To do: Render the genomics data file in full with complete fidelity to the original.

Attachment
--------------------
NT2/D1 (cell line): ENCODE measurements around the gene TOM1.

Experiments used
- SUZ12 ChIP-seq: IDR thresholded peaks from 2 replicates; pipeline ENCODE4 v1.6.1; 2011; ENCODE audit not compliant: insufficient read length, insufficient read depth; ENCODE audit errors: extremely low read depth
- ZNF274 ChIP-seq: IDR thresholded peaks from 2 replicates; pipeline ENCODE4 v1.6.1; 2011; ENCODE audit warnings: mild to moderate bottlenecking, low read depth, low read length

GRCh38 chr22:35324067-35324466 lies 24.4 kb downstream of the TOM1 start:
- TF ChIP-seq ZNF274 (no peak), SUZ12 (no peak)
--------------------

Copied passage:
NT2/D1 (cell line): ENCODE measurements around the gene TOM1.

Experiments used
- SUZ12 ChIP-seq: IDR thresholded peaks from 2 replicates; pipeline ENCODE4 v1.6.1; 2011; ENCODE audit not compliant: insufficient read length, insufficient read depth; ENCODE audit errors: extremely low read depth
- ZNF274 ChIP-seq: IDR thresholded peaks from 2 replicates; pipeline ENCODE4 v1.6.1; 2011; ENCODE audit warnings: mild to moderate bottlenecking, low read depth, low read length

GRCh38 chr22:35324067-35324466 lies 24.4 kb downstream of the TOM1 start:
- TF ChIP-seq ZNF274 (no peak), SUZ12 (no peak)